The Great East African Rift Valley
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The East African Rift is perhaps the largest rift valley in the world ,stretching from as far as Ethiopia at the Afar Triple Junction in the north to the south in Mozambique. The rift was formed when the African Plate started pulling itself apart(divergence) 20-30 million years ago.The rift valley is thought to have been formed by a magma blister in the north near the surface after failing to burst through the surface.The magma growed and stretched for hundreds of kilometres near the surface inflicting tremendous force against the crust.
Eventually, the crust snapped all the way down to the south creating grabens and hosts.Around Uganda and Kenya the magma plume splitted into two branches creating the Eastern Rift and the Western Rift.The Eastern part is called the Somali Plate and the Western part of the whole of Africa is called the Nubian.The two faults stretches all the way to Mozambique in the south.The formation of the EARV is uncertain with different theories and explanations put forth to describe its origin.Today the fault slowly stretches down and if it reaches the Indian Ocean in the south the horn of Africa will be separated from the main continent.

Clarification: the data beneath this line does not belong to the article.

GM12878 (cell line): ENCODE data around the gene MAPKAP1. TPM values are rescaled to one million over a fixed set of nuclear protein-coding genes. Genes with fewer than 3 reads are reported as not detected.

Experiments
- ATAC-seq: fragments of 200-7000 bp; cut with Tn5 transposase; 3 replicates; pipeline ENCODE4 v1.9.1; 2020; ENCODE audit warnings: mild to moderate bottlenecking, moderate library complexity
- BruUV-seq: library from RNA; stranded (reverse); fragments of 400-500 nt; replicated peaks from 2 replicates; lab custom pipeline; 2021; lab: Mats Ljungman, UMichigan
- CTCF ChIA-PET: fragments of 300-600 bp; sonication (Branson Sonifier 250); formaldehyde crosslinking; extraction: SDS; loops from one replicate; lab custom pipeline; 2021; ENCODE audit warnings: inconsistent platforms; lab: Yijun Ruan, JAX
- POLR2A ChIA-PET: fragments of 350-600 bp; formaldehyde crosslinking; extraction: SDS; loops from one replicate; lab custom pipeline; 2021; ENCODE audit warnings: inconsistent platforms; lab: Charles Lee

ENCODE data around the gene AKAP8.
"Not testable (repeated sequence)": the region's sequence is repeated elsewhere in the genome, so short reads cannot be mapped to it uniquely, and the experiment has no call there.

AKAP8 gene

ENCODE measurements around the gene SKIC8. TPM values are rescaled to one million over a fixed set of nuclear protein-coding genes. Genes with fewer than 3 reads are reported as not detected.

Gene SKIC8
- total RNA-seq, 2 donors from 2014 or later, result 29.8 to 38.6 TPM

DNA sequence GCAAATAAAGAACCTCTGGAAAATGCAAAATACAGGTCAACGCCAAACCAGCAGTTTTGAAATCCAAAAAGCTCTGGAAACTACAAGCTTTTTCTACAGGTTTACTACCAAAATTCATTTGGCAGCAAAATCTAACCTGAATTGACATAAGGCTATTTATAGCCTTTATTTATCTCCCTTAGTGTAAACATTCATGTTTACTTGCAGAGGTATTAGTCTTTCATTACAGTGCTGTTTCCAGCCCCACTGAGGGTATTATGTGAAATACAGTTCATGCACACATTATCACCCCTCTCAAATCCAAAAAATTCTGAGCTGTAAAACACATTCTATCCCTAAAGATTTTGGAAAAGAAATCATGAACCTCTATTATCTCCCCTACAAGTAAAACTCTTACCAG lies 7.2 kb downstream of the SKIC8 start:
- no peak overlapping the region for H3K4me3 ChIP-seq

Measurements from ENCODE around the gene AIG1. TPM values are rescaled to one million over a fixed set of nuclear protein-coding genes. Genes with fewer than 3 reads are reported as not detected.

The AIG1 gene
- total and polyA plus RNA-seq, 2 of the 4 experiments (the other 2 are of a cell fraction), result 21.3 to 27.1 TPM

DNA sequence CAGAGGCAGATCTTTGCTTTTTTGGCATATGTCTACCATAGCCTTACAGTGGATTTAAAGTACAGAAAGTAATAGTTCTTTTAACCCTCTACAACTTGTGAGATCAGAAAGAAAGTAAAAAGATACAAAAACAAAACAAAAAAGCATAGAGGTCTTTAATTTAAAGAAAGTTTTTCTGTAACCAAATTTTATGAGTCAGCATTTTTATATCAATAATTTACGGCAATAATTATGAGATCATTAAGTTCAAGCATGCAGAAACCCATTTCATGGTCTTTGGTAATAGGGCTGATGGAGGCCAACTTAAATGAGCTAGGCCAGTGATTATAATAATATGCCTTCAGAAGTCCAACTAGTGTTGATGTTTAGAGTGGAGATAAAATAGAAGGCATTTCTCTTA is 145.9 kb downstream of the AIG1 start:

Most earthquakes and volcanoes in Africa are mainly situated and generated along the rift valley.Most of the volcanoes are extinct with some occasional dormant and active volcanoes eg Nyirangongo in DRC erupted in 2002,Eta Ale,Mt Kilimanjaro etc .Africa eg Zimbabwe usually doesn’t experience major tectonic activities such as volcanoes and earthquakes because the plate boundaries are mainly far from the continental land.
The only recent major earthquake in Southern Africa occurred in 2006 with the epicenter in Mozambique.The fault movement along the rift valley can be accountable for the earthquake.
The rift valley has created lakes and proven usually in most
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